Synopses & Reviews
One of the Mother Nature Networks ten must-read environmental books” of the year, Losing Our Cool is the first book to examine how indoor climate control is helping send our outdoor climate reeling out of control. With summers growing hotter and energy demand heavier, Stan Cox shows how air-conditioning transforms human experience in surprising ways, by altering our bodies sensitivity to heat; our rates of infection, allergy, asthma, and obesity; and even our sex lives. It has also enabled an irrational commuter economy, triggered a migration toward the American South and West, and created the kind of workplace in which employers wear sweaters in July. But, as Cox shows us, by combining traditional cooling methods with newer technologies, we can make ourselves comfortable and keep the planet comfortable as well.
This is an important book. The history of air-conditioning is really the history of the worlds energy and climate crises, and by narrowing the focus Stan Cox makes the big picture comprehensible. He also suggests remedies—which are different from the ones favored by politicians, environmentalists, and appliance manufacturers, not least because they might actually work.
—David Owen, author of Green Metropolis
This is an important book. The history of air-conditioning is really the history of the worlds energy and climate crises, and by narrowing the focus Stan Cox makes the big picture comprehensible. He also suggests remedieswhich are different from the ones favored by politicians, environmentalists, and appliance manufacturers, not least because they might actually work.”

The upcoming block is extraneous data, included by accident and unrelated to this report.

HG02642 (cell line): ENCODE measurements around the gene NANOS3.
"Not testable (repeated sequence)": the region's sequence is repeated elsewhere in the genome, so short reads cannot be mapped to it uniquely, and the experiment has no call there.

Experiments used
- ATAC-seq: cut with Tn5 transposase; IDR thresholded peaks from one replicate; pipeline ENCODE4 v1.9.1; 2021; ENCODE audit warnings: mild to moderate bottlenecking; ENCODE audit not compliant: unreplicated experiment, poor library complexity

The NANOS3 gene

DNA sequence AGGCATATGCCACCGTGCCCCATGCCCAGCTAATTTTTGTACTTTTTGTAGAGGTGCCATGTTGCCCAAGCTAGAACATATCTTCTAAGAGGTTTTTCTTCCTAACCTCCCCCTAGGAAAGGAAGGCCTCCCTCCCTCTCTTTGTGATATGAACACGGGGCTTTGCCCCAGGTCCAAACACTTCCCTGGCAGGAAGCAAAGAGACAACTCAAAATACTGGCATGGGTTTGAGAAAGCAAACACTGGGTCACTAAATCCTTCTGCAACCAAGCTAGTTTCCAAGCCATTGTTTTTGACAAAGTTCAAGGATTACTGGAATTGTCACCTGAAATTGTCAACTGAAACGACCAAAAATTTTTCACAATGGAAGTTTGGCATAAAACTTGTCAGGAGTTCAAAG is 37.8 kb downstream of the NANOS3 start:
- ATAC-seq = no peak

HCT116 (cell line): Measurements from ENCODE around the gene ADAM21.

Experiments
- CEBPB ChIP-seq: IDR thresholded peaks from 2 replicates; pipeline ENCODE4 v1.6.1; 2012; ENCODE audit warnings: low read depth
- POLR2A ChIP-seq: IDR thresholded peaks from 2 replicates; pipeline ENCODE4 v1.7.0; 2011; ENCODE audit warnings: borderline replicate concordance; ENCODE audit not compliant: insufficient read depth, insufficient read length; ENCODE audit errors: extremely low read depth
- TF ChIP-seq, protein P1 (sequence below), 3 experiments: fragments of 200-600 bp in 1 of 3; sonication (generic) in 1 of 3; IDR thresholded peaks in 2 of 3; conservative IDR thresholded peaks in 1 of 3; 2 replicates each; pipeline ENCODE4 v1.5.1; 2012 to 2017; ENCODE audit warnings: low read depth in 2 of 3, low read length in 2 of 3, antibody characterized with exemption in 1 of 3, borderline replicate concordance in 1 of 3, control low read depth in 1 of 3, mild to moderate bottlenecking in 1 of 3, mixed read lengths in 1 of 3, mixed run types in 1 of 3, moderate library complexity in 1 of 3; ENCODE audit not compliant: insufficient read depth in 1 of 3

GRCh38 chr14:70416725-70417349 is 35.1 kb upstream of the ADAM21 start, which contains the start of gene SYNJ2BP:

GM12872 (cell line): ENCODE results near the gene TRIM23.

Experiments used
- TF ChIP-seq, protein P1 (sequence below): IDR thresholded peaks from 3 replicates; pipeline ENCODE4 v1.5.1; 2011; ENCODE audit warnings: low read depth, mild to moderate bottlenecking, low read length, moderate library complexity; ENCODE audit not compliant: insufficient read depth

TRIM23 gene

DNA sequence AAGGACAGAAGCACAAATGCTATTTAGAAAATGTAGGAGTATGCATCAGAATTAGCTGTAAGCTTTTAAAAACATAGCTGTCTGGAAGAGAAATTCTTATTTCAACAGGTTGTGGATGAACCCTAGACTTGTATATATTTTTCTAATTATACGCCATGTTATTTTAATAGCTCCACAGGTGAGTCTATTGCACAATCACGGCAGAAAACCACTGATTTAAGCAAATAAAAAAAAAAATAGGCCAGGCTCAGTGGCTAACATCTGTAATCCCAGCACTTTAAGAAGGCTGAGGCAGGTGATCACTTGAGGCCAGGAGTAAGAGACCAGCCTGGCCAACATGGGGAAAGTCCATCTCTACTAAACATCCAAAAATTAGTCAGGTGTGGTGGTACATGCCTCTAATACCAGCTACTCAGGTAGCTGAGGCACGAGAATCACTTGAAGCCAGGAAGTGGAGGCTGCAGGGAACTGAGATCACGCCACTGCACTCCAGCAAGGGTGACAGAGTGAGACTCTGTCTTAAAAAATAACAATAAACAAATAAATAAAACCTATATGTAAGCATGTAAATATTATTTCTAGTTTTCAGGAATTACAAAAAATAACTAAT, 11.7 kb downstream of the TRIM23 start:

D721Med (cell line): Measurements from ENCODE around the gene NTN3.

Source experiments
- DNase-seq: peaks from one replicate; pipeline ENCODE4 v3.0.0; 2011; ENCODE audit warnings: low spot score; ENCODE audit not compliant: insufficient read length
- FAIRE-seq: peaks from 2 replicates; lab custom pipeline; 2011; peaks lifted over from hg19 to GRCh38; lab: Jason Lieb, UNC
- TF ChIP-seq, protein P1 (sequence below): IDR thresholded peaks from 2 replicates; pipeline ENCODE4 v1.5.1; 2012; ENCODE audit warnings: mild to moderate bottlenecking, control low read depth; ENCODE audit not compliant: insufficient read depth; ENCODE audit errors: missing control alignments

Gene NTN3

David Owen, author of Green Metropolis
As Stan Cox details in his excellent new book, Losing Our Cool, air conditioning has been a major force in shaping western society.”
Bradford Plumer, The National
This book is the go-to source for a better understanding of the complexity of pumping cold air into a warming climate.”
Important. . . .What I like about Coxs book is that he isnt an eco-nag or moralist."
Tom Condon, Hartford Courant
Stan Cox offers both some sobering facts and some interesting strategies for thinking through a big part of our energy dilemma.”
Well-written, thoroughly researched, with a truly global focus, the book offers much for consumers, environmentalists, and policy makers to consider before powering up to cool down.”
First published in hardcover as an unprecedented heat wave swept across the country, Losing Our Cool
received extensive national and local coverage for exposing indoor climate controls collision with an out-of-control outdoor climate. As air conditioning approaches 20 percent of year-round electricity consumption by U.S. homes (the highest percentage in history), Americans use as much electricity for air conditioning as is currently consumed for all purposes by the one billion residents of the continent of Africa.
Author Stan Cox documents the surprising ways in which air-conditioning changes human experience: giving a boost to the global warming that it is designed to help us endure, enabling an otherwise impossible commuter economy, and altering human migration patterns. Though it saves lives in heat waves, it may also be altering our bodies sensitivity to heat; our rates of infection, allergy, asthma, and obesity; and even our sex lives. Losing Our Cool convincingly argues that by reintroducing traditional cooling methods and putting newer technologies into practiceand by moving beyond industrial definitions of comfortwe can make ourselves comfortable and keep the planet comfortable, too.
About the Author
Stan Cox is a plant breeder at the Land Institute in Salina, Kansas. He has written on environmental issues for newspapers nationwide, including the Washington Post and the Los Angeles Times, as well as for CounterPunch, AlterNet, and many other online publications. He is the author of Sick Planet: Corporate Food and Medicine.
Table of Contents
1. Theres No Power on Earth That Can Stop It!”
2. Making the Weather
3. The Air-Conditioned Dream
4. Going Mobile
5. The Business Climate
6. Surviving the Great Indoors
7. India: Where A/C” Means VIP”
8. Inconspicuous Consumption
9. Coming out of the Cold